Earlier this month, the dramatic 2019 Scarborough Campus Students’ Union elections finally came to an end — only to . centres on the current Vice-President Equity and President-elect Chemi Lhamo, a Canadian woman of Tibetan heritage.
Lhamo openly and proudly supports the Tibetan independence movement, which asserts the region’s historical independence from China and seeks Tibet’s freedom from the Chinese Communist Party’s human rights abuses. Because of her identity and politics, Lhamo was targeted by a hate campaign on her Instagram photos soon after winning the presidential election.
Comments ranged from banal Chinese nationalist sentiments to threats of violence, some of which were misogynistic and sexual. A change.org petition calling for her election to be blocked amassed over 11,000 signatures before recently closing. Her opponents defined her politics as either irrational or stemming from anti-Chinese prejudice. This supposedly justifies her disqualification from leadership on a campus where Chinese international students make up a significant portion of the student body.
The aggressive and vitriolic backlash in both of these cases reveals how free speech does not apply equally to anti-colonial voices and perspectives on university campuses. This is not unusual — another high-profile example of suppression, silencing, and intimidation that plays out on campus pertains to Whether in the context of Tibet, Xinjiang, or Palestine, making space for colonized communities to voice dissent through advocacy is integral to protecting free speech — especially if powerful foreign governments like China and Israel are allegedly complicit adversaries.
The intertwining of campus and global politics, especially in the case of Tibet, should concern all Torontonians and Canadians. Since the 1959 Tibetan uprising, thousands have been forced to leave their homes. Starting in the 1970s, Canada was one of the first countries to actively work to resettle Tibetan refugees. Today,of Canada’s Tibetan population lives in Toronto.
Lhamo has nonetheless made it clear that Tibet will not be a focus of her presidency. Rather, her experiences will positively affect her ability to fulfil her position and represent the campus. Through her activism, she has worked with various communities, done outreach projects, and remained socially and politically engaged.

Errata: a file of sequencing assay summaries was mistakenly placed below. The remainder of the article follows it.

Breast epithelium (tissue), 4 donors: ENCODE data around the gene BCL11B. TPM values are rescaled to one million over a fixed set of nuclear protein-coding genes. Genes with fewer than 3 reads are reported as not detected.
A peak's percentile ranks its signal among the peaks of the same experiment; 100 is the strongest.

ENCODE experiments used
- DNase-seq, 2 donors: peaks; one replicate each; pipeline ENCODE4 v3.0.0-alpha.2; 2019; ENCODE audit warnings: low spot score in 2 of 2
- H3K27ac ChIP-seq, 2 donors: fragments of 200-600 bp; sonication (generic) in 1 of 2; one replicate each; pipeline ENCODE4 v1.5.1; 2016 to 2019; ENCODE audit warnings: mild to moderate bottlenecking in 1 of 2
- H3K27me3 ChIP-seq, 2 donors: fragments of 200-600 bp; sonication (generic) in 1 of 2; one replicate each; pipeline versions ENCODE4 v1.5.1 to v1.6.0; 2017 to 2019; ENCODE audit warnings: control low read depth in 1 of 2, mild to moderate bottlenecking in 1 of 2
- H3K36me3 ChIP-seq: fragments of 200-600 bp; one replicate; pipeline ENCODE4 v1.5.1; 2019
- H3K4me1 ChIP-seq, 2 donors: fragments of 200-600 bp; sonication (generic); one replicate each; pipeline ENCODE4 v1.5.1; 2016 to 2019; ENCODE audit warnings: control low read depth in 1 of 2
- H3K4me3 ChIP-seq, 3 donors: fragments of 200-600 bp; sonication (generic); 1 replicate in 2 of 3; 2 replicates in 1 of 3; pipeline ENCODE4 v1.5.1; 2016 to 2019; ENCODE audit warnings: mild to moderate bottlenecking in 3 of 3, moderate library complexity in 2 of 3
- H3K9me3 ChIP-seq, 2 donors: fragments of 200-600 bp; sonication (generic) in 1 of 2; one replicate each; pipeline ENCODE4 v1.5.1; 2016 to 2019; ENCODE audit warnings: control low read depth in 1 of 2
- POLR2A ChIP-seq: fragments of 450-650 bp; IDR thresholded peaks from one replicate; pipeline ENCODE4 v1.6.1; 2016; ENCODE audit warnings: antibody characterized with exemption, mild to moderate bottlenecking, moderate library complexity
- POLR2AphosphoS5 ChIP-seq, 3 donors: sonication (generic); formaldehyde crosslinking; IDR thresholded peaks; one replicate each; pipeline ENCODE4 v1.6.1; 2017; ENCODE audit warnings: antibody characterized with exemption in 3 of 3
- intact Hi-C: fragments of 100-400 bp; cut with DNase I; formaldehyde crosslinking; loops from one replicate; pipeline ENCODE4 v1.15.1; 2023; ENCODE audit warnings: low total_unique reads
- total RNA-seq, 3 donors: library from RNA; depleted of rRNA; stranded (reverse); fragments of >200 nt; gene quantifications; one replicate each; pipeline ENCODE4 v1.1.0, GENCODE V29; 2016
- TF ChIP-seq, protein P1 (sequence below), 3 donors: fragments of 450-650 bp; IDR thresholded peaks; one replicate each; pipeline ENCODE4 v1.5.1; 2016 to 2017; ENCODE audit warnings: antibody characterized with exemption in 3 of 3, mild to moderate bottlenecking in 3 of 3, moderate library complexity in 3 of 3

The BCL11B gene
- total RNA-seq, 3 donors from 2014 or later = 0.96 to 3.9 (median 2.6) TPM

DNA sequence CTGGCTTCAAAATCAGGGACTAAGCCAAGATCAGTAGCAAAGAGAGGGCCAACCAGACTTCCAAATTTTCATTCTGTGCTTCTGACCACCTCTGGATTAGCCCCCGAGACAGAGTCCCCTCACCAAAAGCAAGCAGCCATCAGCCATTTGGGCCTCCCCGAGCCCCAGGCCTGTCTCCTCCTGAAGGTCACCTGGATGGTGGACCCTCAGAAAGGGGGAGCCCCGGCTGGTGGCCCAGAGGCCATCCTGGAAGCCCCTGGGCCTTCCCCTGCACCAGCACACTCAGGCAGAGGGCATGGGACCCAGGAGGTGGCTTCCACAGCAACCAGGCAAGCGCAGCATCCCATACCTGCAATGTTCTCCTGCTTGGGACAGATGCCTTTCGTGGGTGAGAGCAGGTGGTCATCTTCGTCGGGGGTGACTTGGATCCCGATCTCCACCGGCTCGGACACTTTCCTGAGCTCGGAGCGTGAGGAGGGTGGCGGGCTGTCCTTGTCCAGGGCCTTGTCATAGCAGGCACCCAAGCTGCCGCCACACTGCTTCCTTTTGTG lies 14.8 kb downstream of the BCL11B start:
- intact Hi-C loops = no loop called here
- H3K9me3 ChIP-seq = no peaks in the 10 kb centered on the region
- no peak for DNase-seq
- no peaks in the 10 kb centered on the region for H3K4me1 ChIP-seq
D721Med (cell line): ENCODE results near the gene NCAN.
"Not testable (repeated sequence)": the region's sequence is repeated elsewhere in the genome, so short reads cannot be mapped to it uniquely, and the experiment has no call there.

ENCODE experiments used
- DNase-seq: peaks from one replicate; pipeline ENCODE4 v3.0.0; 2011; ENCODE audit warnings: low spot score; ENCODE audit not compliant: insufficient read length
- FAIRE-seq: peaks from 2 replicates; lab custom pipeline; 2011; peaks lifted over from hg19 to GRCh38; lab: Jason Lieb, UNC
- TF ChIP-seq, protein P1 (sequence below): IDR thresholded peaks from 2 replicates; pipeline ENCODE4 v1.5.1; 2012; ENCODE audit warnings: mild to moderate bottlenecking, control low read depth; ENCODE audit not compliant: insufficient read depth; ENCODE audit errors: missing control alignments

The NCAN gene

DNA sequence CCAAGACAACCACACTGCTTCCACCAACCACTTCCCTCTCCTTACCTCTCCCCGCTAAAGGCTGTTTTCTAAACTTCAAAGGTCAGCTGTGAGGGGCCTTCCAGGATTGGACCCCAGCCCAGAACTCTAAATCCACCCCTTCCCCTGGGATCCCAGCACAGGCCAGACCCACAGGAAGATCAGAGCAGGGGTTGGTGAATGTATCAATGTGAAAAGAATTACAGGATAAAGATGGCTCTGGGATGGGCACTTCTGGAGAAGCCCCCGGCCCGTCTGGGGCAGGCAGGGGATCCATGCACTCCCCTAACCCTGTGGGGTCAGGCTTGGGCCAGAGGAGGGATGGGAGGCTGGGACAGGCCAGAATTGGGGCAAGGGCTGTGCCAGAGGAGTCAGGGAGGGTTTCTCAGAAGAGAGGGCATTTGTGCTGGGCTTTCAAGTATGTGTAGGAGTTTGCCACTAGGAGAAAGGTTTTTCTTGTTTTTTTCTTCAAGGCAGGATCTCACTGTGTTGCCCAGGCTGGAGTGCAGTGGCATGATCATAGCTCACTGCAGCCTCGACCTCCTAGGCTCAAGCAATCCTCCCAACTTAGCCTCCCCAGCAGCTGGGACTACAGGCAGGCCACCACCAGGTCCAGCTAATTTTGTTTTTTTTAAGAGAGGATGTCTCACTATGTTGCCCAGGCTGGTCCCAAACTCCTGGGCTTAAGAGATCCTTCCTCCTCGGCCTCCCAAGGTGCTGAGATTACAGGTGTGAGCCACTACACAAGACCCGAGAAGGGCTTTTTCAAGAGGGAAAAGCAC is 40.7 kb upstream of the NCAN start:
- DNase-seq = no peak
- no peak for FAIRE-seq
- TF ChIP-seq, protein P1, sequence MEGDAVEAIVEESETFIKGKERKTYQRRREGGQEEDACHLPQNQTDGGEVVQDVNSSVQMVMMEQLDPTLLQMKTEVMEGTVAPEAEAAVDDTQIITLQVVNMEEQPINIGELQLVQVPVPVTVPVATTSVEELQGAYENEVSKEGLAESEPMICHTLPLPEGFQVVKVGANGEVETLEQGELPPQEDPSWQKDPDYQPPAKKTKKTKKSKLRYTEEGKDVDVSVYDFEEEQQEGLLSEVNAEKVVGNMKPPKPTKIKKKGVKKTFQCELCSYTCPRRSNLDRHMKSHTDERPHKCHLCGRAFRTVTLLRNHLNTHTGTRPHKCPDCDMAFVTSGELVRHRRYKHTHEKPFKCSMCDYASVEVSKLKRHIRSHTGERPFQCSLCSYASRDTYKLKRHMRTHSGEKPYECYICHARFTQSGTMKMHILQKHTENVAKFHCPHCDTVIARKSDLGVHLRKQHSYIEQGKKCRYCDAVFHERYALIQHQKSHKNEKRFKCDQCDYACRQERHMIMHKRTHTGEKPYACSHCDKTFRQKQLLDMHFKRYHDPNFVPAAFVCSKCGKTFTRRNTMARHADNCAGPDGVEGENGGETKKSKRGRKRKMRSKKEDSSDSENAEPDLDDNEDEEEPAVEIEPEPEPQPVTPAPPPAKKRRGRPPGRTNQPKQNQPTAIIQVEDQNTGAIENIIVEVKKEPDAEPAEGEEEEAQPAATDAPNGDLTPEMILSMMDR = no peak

Even if she were to make the issue a focus of her presidency, it should not be easily dismissed. University campuses are venues for the free exchange of ideas, and for a student politician to use their position to raise awareness and do advocacy work is perfectly acceptable. Exposure to novel perspectives, especially those that are suppressed, is key to student life. In turn, students have a right to disagree if they so choose.
Some may argue that allowing student politicians to continue advocating for their causes while in office would alienate certain groups of students on campus. The reality is that Lhamo’s position was never a secret, and she was still elected. Furthermore, silence and neutrality do not always represent all students. Not taking a side on this issue is equivalent to siding with Chinese nationalists and undermining the Tibetan right to self-determination, which Canadians should care about given our Tibetan refugee community.
The attack on Lhamo also speaks to a broader force that has existed ever since minority communities began pushing for increased representation. Political leaders of minority or disempowered backgrounds are frequently scrutinized for their identities and how they might influence their politics. They are thought to be unable to represent the ‘majority’ unless they prove that they can assimilate.
But no one — even a white Canadian who might define themselves as being part of the majority — navigates the world from a place of neutrality to begin with. We are all informed by our identities and experiences. It is only when the person in question is a minority that this is seen as an issue.
The fact of the matter is that Lhamo was not elected to mediate relations between China and Tibet or to facilitate discussions on the question of Tibetan autonomy. She was elected to preside over student issues at UTSC. Her pride in her heritage and community work on the issue of Tibetan autonomy bear scant relation to her position, and no UTSC students should feel threatened or alienated by it.
At the same time, criticism of the treatment of Lhamo should not slip into simplistic and prejudicial narratives. Namely, observers should not fall back on xenophobically generalizing Chinese people as foreign, anti-free speech threats, especially when Sino-Canadian relations are already strained by the current Huawei tensions.
Specifically, the media must do better than present a simplistic binary where Chinese nationalists clash with those who voice dissent against the Communist Party. There have always been Chinese people who stand in solidarity with the suppressed in Tibet and Xinjiang, as well as scholars and activists who critique the government. However, instead of recognizing the complexity of the conflict, irrelevantly remarks upon the “less-than-perfect English” used in the petition against Lhamo.
Lhamo’s case stimulates important discussions about free speech, minority leadership, and the complicated connections between student, national, and global politics. Although universities are supposed to host a free exchange of ideas, the power dynamics at play means that colonized communities are too often left voiceless. Lhamo’s election should inspire us to work harder to ensure that these perspectives have the space to exist and resist on our campuses.
Meera Ulysses is a second-year Equity Studies and Near and Middle Eastern Civilizations student at New College. She is The Varsity’s Current Affairs Columnist.